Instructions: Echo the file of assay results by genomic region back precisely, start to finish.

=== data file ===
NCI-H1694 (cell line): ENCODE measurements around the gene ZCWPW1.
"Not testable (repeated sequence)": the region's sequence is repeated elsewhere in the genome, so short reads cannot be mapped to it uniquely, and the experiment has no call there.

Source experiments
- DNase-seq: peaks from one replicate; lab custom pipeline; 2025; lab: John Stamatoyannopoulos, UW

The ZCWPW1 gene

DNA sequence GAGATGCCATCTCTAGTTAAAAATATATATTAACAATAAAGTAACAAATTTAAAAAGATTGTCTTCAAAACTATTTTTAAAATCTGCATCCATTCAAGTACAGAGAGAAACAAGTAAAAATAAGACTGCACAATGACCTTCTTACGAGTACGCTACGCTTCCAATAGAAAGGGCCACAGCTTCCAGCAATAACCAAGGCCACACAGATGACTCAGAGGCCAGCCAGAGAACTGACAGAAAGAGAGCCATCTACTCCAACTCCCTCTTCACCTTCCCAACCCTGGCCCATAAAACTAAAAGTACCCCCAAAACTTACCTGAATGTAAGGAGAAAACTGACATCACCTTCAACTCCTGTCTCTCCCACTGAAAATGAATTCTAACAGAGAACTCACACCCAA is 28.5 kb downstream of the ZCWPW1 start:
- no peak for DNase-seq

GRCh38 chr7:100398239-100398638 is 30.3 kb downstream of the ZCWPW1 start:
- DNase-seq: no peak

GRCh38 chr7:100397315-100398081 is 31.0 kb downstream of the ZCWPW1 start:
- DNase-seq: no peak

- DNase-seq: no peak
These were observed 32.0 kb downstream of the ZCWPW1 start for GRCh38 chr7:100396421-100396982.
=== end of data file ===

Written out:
NCI-H1694 (cell line): ENCODE measurements around the gene ZCWPW1.
"Not testable (repeated sequence)": the region's sequence is repeated elsewhere in the genome, so short reads cannot be mapped to it uniquely, and the experiment has no call there.

Source experiments
- DNase-seq: peaks from one replicate; lab custom pipeline; 2025; lab: John Stamatoyannopoulos, UW

The ZCWPW1 gene

DNA sequence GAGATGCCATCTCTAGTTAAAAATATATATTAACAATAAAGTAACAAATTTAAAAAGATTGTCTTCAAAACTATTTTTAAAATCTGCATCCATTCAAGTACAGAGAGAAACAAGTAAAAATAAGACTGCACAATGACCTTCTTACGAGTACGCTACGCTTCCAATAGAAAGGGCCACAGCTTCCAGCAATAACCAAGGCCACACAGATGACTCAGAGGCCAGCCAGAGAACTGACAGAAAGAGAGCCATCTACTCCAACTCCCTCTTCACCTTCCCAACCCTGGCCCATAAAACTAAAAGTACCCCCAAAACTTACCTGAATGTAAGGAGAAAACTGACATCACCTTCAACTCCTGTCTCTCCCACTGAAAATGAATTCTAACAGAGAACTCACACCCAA is 28.5 kb downstream of the ZCWPW1 start:
- no peak for DNase-seq

GRCh38 chr7:100398239-100398638 is 30.3 kb downstream of the ZCWPW1 start:
- DNase-seq: no peak

GRCh38 chr7:100397315-100398081 is 31.0 kb downstream of the ZCWPW1 start:
- DNase-seq: no peak

- DNase-seq: no peak
These were observed 32.0 kb downstream of the ZCWPW1 start for GRCh38 chr7:100396421-100396982.